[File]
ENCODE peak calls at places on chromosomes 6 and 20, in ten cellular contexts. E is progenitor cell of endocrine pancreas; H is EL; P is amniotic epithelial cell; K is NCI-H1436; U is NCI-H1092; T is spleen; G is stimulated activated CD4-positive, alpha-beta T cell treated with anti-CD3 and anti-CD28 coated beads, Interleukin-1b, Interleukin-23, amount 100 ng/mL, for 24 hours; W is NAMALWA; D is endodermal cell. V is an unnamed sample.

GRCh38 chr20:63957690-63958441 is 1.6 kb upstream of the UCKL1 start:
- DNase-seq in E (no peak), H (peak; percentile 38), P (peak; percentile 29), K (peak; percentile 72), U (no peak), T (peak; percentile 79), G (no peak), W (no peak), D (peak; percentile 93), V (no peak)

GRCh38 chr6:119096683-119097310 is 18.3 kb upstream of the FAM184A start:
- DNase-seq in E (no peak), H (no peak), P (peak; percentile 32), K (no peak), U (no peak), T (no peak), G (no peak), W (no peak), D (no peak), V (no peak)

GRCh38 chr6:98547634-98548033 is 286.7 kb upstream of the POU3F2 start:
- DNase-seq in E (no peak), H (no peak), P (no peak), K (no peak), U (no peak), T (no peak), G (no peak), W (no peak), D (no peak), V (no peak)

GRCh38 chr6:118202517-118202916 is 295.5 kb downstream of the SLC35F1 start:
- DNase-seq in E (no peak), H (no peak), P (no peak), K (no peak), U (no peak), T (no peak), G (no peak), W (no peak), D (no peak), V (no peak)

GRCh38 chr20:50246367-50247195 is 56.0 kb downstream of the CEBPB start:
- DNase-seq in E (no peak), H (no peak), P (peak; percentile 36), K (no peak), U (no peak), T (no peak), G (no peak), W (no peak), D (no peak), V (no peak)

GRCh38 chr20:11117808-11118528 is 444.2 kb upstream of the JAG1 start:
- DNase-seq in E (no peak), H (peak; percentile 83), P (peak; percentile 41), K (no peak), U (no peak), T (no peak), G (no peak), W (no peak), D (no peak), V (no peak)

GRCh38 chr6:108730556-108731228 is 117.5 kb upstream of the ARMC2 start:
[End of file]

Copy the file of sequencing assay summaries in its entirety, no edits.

ENCODE peak calls at places on chromosomes 6 and 20, in ten cellular contexts. E is progenitor cell of endocrine pancreas; H is EL; P is amniotic epithelial cell; K is NCI-H1436; U is NCI-H1092; T is spleen; G is stimulated activated CD4-positive, alpha-beta T cell treated with anti-CD3 and anti-CD28 coated beads, Interleukin-1b, Interleukin-23, amount 100 ng/mL, for 24 hours; W is NAMALWA; D is endodermal cell. V is an unnamed sample.

GRCh38 chr20:63957690-63958441 is 1.6 kb upstream of the UCKL1 start:
- DNase-seq in E (no peak), H (peak; percentile 38), P (peak; percentile 29), K (peak; percentile 72), U (no peak), T (peak; percentile 79), G (no peak), W (no peak), D (peak; percentile 93), V (no peak)

GRCh38 chr6:119096683-119097310 is 18.3 kb upstream of the FAM184A start:
- DNase-seq in E (no peak), H (no peak), P (peak; percentile 32), K (no peak), U (no peak), T (no peak), G (no peak), W (no peak), D (no peak), V (no peak)

GRCh38 chr6:98547634-98548033 is 286.7 kb upstream of the POU3F2 start:
- DNase-seq in E (no peak), H (no peak), P (no peak), K (no peak), U (no peak), T (no peak), G (no peak), W (no peak), D (no peak), V (no peak)

GRCh38 chr6:118202517-118202916 is 295.5 kb downstream of the SLC35F1 start:
- DNase-seq in E (no peak), H (no peak), P (no peak), K (no peak), U (no peak), T (no peak), G (no peak), W (no peak), D (no peak), V (no peak)

GRCh38 chr20:50246367-50247195 is 56.0 kb downstream of the CEBPB start:
- DNase-seq in E (no peak), H (no peak), P (peak; percentile 36), K (no peak), U (no peak), T (no peak), G (no peak), W (no peak), D (no peak), V (no peak)

GRCh38 chr20:11117808-11118528 is 444.2 kb upstream of the JAG1 start:
- DNase-seq in E (no peak), H (peak; percentile 83), P (peak; percentile 41), K (no peak), U (no peak), T (no peak), G (no peak), W (no peak), D (no peak), V (no peak)

GRCh38 chr6:108730556-108731228 is 117.5 kb upstream of the ARMC2 start: